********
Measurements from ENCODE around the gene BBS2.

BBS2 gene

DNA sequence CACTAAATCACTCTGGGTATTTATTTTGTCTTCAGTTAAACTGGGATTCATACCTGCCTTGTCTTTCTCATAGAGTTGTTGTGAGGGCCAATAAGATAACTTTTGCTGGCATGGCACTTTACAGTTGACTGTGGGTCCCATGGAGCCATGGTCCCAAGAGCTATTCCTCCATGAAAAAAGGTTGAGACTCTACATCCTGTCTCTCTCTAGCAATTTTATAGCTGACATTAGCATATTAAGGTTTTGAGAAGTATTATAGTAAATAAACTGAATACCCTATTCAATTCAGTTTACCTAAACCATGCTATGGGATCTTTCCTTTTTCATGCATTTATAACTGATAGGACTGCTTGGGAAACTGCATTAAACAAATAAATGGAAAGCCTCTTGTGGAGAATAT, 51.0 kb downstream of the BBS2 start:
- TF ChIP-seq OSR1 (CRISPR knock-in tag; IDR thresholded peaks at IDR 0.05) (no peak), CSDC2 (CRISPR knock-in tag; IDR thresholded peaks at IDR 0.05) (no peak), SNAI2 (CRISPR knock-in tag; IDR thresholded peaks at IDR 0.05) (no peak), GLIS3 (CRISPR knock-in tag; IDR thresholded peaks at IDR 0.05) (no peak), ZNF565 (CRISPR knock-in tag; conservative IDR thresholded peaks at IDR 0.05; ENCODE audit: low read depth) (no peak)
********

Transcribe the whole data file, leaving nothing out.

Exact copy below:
Measurements from ENCODE around the gene BBS2.

BBS2 gene

DNA sequence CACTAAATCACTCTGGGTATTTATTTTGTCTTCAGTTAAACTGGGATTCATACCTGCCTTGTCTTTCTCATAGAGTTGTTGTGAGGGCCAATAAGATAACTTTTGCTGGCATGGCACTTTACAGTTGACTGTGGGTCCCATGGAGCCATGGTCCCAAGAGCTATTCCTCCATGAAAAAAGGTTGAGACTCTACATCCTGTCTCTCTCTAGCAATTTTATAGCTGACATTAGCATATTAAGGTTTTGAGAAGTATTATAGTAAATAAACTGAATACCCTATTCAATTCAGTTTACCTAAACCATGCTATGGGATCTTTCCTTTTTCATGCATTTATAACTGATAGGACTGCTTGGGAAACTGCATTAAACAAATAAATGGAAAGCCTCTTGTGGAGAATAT, 51.0 kb downstream of the BBS2 start:
- TF ChIP-seq OSR1 (CRISPR knock-in tag; IDR thresholded peaks at IDR 0.05) (no peak), CSDC2 (CRISPR knock-in tag; IDR thresholded peaks at IDR 0.05) (no peak), SNAI2 (CRISPR knock-in tag; IDR thresholded peaks at IDR 0.05) (no peak), GLIS3 (CRISPR knock-in tag; IDR thresholded peaks at IDR 0.05) (no peak), ZNF565 (CRISPR knock-in tag; conservative IDR thresholded peaks at IDR 0.05; ENCODE audit: low read depth) (no peak)